In Australia, there are two types of home loans that you can take out as a first-time home buyer: a fixed-rate loan or a variable loan. Fixed-rate home loans lock in a set interest rate, and variable-rate home loans have a rate that moves in line with the standard variable interest rate.
What is a fixed-rate home loan?
A fixed-rate loan means your interest rate is fixed for a period of time, usually for the first one to five years of your mortgage, after which time it reverts back to the standard variable interest rate.
How a fixed-rate home loan works
Fixed-rate loans are generally only available for up to the first five years of a mortgage before they revert to variable rates. In some rare circumstances, a bank may allow a fixed rate for the first 10 years of a loan. Banks generally only like to offer fixed loans for short timeframes as most people only want a fixed loan in times when rates are on the march.
Banks like to offer introductory fixed-rate terms to lock in new borrowers so they’ll generally try to sweeten the deal with a very attractive initial rate. This is especially true of the big four Australian banks which have had access to a relatively cheap cash rate for several years now. This can, of course, be advantageous for you as a first-time home buyer, but you should always pay careful attention to the terms and conditions of your mortgage and any penalties that may be associated with a fixed-term loan.
Pros and cons of a fixed-rate home loan
Fixed loan pros
- Predictable repayments.
- Protection from interest rate rises.
Fixed loan cons
- No benefit if rates fall.
- Break or exit fees if you decide to end the fixed period of your loan.
- Extra aggravation if you want to change to another lender.
- Less potential access to redraw and offset account options.
- No ability to make extra repayments (capped).
What is a variable-rate home loan?
A variable loan means your interest repayments are constantly moving in line with the standard variable interest rate. Put simply, if interest rates go up so do your mortgage repayments, and if they fall your payments should follow suit.
How a variable-rate home loan works
For example, if you have a mortgage for $300,000 over a 20-year period (with fees of $10) and the interest rate rises half a percent, from 5% to 5.5%, your monthly repayments will rise from $1,990 a month to $2,074 a month. Conversely, if the rate falls to 4.5%, your repayments fall to $1,908 a month.
Your home loan lender can adjust the variable rate at its discretion and is not bound to pass on all of a Reserve Bank of Australia’s (RBA) cash rate reduction, for example, but most of the time it will to avoid bad publicity and to move in line with other lenders.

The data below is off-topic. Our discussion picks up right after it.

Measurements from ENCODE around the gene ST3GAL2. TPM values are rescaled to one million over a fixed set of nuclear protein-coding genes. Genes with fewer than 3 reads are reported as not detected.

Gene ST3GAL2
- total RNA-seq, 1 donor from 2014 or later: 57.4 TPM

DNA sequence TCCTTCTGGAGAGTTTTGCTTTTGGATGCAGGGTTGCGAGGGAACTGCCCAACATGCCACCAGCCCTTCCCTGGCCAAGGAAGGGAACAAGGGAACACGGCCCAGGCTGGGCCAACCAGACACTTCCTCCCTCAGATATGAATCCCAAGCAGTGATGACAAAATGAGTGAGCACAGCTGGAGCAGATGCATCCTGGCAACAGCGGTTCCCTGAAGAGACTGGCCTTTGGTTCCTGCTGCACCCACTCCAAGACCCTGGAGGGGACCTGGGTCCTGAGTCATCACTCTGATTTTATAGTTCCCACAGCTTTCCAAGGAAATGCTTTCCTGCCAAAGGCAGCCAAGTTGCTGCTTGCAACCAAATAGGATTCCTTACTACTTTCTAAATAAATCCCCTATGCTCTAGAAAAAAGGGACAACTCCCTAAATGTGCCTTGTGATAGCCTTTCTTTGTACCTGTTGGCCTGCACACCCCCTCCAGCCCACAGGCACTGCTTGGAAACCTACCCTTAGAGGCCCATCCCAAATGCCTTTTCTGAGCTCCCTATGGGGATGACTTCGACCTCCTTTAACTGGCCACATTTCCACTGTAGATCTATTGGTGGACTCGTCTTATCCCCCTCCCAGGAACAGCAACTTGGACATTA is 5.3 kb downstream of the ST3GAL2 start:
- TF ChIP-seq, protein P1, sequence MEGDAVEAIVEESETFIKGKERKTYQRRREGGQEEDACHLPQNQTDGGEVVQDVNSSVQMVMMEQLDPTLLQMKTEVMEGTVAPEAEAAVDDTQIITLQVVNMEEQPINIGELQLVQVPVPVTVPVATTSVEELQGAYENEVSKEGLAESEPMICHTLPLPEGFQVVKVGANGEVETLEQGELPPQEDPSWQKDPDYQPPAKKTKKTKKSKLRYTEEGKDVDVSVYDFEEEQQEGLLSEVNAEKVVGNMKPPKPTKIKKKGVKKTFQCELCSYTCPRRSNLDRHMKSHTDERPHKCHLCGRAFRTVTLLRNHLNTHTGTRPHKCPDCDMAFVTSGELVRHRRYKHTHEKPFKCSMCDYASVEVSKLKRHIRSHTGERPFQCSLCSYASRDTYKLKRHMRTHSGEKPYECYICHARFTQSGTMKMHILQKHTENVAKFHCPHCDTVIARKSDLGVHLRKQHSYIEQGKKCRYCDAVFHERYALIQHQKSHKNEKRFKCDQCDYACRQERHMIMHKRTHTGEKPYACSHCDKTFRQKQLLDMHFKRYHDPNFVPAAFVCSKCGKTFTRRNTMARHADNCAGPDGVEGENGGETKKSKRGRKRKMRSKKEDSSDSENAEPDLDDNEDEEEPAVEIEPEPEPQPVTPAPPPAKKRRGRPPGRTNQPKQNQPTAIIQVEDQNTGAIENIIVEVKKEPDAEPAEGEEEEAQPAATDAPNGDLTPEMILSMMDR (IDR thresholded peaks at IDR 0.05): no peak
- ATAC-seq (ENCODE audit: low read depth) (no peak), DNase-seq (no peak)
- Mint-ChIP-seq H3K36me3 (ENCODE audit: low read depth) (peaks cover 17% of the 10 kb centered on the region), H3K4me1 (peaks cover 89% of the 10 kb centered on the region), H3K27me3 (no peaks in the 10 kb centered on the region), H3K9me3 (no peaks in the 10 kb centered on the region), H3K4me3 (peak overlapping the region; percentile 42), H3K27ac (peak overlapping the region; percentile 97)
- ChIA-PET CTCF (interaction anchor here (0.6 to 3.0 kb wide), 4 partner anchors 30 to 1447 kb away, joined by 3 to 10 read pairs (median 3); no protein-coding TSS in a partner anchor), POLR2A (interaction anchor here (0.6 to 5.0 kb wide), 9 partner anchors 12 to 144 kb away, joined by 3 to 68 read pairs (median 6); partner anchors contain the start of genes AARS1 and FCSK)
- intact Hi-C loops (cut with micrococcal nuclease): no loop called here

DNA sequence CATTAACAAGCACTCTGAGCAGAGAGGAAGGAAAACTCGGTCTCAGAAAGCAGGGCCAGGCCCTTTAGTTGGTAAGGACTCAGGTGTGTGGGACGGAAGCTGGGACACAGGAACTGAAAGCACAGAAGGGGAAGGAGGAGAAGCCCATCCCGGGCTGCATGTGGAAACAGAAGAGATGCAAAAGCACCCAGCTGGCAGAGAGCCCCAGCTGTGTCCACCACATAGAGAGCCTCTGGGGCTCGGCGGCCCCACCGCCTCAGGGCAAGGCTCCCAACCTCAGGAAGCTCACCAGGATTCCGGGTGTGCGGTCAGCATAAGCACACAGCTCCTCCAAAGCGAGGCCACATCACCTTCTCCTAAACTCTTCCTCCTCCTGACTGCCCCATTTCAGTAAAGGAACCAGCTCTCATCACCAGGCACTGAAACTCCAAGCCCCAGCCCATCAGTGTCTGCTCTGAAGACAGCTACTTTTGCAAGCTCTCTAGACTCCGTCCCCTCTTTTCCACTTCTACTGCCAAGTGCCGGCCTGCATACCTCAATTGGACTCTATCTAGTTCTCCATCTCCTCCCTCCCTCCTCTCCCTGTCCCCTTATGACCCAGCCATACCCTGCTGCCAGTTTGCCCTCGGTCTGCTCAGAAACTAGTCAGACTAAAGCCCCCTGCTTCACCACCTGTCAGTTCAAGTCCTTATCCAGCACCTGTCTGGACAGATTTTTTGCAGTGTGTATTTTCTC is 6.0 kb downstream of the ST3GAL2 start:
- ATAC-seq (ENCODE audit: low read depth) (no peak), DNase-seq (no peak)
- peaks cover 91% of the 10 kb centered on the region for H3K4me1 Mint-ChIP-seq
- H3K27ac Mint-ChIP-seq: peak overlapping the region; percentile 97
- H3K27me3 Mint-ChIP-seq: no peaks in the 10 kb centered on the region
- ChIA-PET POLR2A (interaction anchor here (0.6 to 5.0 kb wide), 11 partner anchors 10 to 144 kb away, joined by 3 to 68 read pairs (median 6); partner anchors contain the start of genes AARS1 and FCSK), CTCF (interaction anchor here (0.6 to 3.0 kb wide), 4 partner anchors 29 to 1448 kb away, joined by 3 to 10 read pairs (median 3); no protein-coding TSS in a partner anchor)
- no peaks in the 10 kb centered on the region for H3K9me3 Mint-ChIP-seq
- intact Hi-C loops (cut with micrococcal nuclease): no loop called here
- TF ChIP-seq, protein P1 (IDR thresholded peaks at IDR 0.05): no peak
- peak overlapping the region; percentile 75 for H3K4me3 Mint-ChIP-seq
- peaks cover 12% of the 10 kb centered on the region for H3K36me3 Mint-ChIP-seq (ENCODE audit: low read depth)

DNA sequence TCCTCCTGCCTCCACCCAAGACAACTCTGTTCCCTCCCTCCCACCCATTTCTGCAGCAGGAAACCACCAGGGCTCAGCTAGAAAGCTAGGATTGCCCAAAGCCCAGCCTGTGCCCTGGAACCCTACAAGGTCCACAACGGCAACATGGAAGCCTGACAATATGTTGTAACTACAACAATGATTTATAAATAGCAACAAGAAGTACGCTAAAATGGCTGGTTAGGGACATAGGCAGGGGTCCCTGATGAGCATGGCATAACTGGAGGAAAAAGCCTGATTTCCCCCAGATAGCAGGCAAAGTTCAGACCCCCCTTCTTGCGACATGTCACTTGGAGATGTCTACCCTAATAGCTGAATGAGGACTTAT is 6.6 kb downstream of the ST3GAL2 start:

Pros and cons of a variable-rate home loan
Variable loan pros
- Ability to make extra repayments (uncapped).
- No break or exit fees.
- Fewer interest payments if interest rates fall in your favour.
- Ability to open offset and redraw accounts.
- Greater simplicity in switching loans or loan types.
Variable loan cons
- Interest rates could go through the roof.
- Your repayments follow suit.
How to choose between fixed and variable home loans
Fixed and variable home loans come with a range of advantages and disadvantages.
A fixed loan can definitely protect you from the aggravation and uncertainty that accompanies interest rate increases by providing consistency for your repayments, even for a short period. As a first-time home buyer you’re probably feeling quite risk averse and given we appear to have entered a period of rate rises, a fixed-interest loan may seem like the best option.
On the flipside, a fixed loan means your options are greatly reduced because of the immovable nature of the loan, and you will be liable for fees and charges if you want to pay off the loan early, for example. You’ll also have no options for things such as a home loan redraw at a later date when you may need money you have accrued as equity in your mortgage for something urgent.
A variable loan on the other hand is not hamstrung by the restrictions placed on fixed interest rate loans, so you are free to make as many extra repayments as you like and are unlikely to be charged early repayment fees if you pay out your mortgage early in full. You will also benefit from lower interest rates if they go below the fixed rate and can enjoy generally greater mortgage freedom with options to move funds in and out of your mortgage account when you need to.
On the other hand, when interest rates are unrelenting and just keep on going in the wrong direction, your repayments will immediately follow suit. If you are thinking through when you should opt for a fixed-rate loan, it’s valuable to also consider a split loan, which includes variable and fixed-rate components.
Glossary of Home Loan Terminology
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